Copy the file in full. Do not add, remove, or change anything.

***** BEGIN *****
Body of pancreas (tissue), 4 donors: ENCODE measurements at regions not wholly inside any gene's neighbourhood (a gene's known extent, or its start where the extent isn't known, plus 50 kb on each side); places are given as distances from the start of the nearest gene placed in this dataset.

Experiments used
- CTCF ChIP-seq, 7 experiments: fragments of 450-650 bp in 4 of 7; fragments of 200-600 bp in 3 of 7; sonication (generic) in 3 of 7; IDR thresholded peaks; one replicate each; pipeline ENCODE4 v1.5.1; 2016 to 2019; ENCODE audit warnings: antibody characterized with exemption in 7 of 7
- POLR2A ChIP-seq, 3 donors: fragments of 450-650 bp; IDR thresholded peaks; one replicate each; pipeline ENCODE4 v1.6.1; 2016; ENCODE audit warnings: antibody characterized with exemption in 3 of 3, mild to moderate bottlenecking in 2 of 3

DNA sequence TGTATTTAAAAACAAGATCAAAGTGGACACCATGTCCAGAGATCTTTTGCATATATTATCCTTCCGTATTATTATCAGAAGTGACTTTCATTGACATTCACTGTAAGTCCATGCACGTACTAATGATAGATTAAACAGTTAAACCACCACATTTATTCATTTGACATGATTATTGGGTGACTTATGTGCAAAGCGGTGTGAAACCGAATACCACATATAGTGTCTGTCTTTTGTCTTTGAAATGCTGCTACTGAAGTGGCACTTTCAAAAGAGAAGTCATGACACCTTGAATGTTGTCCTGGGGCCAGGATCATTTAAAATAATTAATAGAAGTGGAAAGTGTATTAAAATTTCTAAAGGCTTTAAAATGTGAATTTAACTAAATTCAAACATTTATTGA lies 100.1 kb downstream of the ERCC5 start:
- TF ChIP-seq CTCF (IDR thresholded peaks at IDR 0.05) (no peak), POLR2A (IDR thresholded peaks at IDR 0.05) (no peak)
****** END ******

Body of pancreas (tissue), 4 donors: ENCODE measurements at regions not wholly inside any gene's neighbourhood (a gene's known extent, or its start where the extent isn't known, plus 50 kb on each side); places are given as distances from the start of the nearest gene placed in this dataset.

Experiments used
- CTCF ChIP-seq, 7 experiments: fragments of 450-650 bp in 4 of 7; fragments of 200-600 bp in 3 of 7; sonication (generic) in 3 of 7; IDR thresholded peaks; one replicate each; pipeline ENCODE4 v1.5.1; 2016 to 2019; ENCODE audit warnings: antibody characterized with exemption in 7 of 7
- POLR2A ChIP-seq, 3 donors: fragments of 450-650 bp; IDR thresholded peaks; one replicate each; pipeline ENCODE4 v1.6.1; 2016; ENCODE audit warnings: antibody characterized with exemption in 3 of 3, mild to moderate bottlenecking in 2 of 3

DNA sequence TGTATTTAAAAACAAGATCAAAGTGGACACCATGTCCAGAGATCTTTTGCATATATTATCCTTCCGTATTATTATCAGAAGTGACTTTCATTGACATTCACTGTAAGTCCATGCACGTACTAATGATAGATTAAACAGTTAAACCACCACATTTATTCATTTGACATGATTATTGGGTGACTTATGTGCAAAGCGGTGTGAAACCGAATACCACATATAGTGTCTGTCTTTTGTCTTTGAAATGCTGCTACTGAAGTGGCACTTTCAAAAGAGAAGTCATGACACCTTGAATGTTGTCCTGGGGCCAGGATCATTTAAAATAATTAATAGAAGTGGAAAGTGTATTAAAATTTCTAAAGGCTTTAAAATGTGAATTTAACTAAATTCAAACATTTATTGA lies 100.1 kb downstream of the ERCC5 start:
- TF ChIP-seq CTCF (IDR thresholded peaks at IDR 0.05) (no peak), POLR2A (IDR thresholded peaks at IDR 0.05) (no peak)